LinkedIn: Content but Lost?
September 6, 2013
I read “All LinkedIn with Nowhere to Go.” The write up discusses the “glorified résumé distribution service.” I am not looking for a job. As I race towards 70 years of age, I just don’t have the stamina to keep up with the wheel reinventing younger wizards. However, lots of people do use LinkedIn. I know because I get invitations to connect with folks whom I don’t know. I also get endorsement about skills which surprise me. After working at Booz, Allen & Hamilton, I have seen some spectacular résumés only loosely anchored in reality.
The author of the write up states:
This frenetic networking-by-vague-association has bred a mordant skepticism among some users of the site. Scott Monty, head of social media for the Ford Motor Company, includes a disclaimer in the first line of his LinkedIn bio that, in any other context, would be a hilarious redundancy: “Note: I make connections only with people whom I have met.” It’s an Escher staircase masquerading as a career ladder.
And this from Ford whose in car automation system is almost as amazing as some of the LinkedIn services.
The article tackles “influencers” on LinkedIn as well:
Still, there’s a distinctly perfunctory quality to the offerings of the charmed circle of “influencers.” They often simply repost things on LinkedIn that they’ve written (or had ghostwritten, in some cases) for their personal sites. Their advice—on LinkedIn, “thoughts” almost always equal “advice”—ranges from the semi practical (embrace three digital media trends; get all of your employees on social media) to the lofty (be on a mission that doesn’t suck; search for a noble purpose) to the downright confusing (how to create time; how do careers really work?). The worst of the bunch reads like management-speak Mad Libs, such as this bit of gobbledygook about the career success ladder: “Failure to make a decision is often worse than making the wrong one. This ability is developed and honed over time based on both successes and failures,” writes one thought leader, who includes a complicated chart that is in no way ladder-like. Cue the vacuous, grammar-challenged sloganeering: “High-level thinking, problem-solving and critical decision-making is the cornerstone of long-term success.”
Then there is the notion of “thought leadership.” The author asserts:
Thanks to such fast-and-louche appropriations of the mantle of thought leadership, even its apostles are denouncing the fast-multiplying apostasies that dilute the essence of the one true faith. “In only 15 years we’ve managed to dumb down the idea of thought leadership from someone who has changed their area of business to someone who can create a marketing plan that implants the idea that they are a thought leader,” wrote sales guru Paul McCord in 2009. “When everybody’s one, nobody is one.”
Okay. I do want to point out a couple of characteristics I have noticed about LinkedIn.
First, I get spam of various sorts. The most egregious comes from recruiters who view me as a candidate for a job. Yo, recruiters! What part of my being almost 70 and residing in rural Kentucky is unknown to you? I know that LinkedIn is selling my email to these folks who just spam away. Profitable? Probably. Annoying? You bet.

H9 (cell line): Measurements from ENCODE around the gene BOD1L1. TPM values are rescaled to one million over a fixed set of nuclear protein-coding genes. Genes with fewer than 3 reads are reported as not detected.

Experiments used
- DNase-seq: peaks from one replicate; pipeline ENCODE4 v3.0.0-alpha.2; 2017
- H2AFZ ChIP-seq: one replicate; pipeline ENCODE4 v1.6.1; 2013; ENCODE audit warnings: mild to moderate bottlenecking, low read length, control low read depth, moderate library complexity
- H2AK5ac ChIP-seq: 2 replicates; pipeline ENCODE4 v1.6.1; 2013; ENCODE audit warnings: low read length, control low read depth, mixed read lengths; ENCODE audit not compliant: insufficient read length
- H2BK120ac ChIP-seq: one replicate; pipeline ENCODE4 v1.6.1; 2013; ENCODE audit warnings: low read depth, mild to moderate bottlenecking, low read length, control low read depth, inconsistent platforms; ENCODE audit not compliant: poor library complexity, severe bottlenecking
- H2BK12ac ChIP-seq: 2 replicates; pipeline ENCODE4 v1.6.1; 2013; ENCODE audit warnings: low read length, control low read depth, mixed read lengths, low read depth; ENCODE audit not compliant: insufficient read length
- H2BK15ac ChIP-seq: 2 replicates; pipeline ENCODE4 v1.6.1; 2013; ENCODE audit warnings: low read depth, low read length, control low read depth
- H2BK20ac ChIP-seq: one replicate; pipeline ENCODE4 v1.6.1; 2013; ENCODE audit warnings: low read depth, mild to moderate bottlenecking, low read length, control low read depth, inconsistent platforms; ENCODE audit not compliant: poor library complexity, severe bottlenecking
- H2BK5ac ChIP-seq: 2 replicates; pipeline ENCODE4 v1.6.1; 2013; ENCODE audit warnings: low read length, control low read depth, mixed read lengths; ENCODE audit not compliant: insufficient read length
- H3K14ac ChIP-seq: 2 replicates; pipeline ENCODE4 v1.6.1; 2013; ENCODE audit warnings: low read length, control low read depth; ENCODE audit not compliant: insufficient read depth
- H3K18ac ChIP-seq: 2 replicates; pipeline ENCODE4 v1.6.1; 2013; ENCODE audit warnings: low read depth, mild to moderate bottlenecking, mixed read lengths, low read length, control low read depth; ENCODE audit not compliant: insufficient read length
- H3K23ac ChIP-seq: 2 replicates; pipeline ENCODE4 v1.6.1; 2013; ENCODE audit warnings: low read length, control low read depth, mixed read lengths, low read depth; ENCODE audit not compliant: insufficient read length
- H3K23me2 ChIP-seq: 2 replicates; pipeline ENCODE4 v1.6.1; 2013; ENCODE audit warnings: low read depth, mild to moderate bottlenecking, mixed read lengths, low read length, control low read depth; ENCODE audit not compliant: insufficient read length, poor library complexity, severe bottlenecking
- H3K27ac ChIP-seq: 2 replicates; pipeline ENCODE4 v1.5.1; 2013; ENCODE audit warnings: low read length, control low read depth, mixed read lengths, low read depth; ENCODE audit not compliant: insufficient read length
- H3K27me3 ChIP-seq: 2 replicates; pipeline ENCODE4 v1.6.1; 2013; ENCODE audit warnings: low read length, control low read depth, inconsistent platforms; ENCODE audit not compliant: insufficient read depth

Second, LinkedIn owns Slideshare. I don’t see much integration of the content on LinkedIn with the content on Slideshare. For example, the person who manages my LinkedIn presence posts the titles of my for-fee articles. We do this to see if any LinkedIn users follow up. Since we added this “content” a couple of years ago, we have received exactly zero inquiries about a full text copy. Furthermore, the input form for the content does not make it possible to list the articles in reverse chronological order. Careless? Nah. I think LinkedIn is just snagging content in the hopes that it will be useful in the future. But why not integrate the content from the two services so a person could snap between the two services, find related content, or better yet, find other LinkedIn folks who have written about a related topic? On a related note, we learned yesterday that for certain queries from behind our firewall, Slideshare would not process the query. We solved the problem by using a different Internet service and registering for a new account. Filtering? Sure seems like it to the law librarian and professional tech journalist who watched the LinkedIn system block my queries. Anomaly? Sure, why not say that?
Third, I find the entire idea of sending me emails from folks I don’t know interesting. The purpose is to get me to click a link and then try to figure out how to get past the different messages displayed to me. I usually just delete the LinkedIn emails. Too much hassle. I wonder if the youngsters whom LinkedIn is now chasing as “members” will get into the LinkedIn swimming pool. Even Facebook is less annoying says the gosling who manages my LinkedIn account.
Fourth, the content in the groups is pretty darned amazing. I see folks asking questions which can be answered via a Google or Yandex query. More interesting are the long dissertations about some topics by folks who want to show off their knowledge. I have instructed the analyst who looks at the LinkedIn content to post only questions in response to the most wacky write ups. Remarkably some people try to answer my questions. Fascinating and usually uninformed are the “answers.”
With LinkedIn chasing more money via a stock offering, I look forward to more bobbing and ducking. See “Linked In Cashing In: Social Network to Raise $1 B in Share Offering as Stock Flies High.”
In the meantime, LinkedIn will continue to make my “pulse” beat more rapidly. (See “LinkedIn’s Acquisitions of Pulse Promotes Role of Game Changer.” Wait, wait. I meant make my pulse beat more “vapidly.”
Stephen E Arnold, September 6, 2013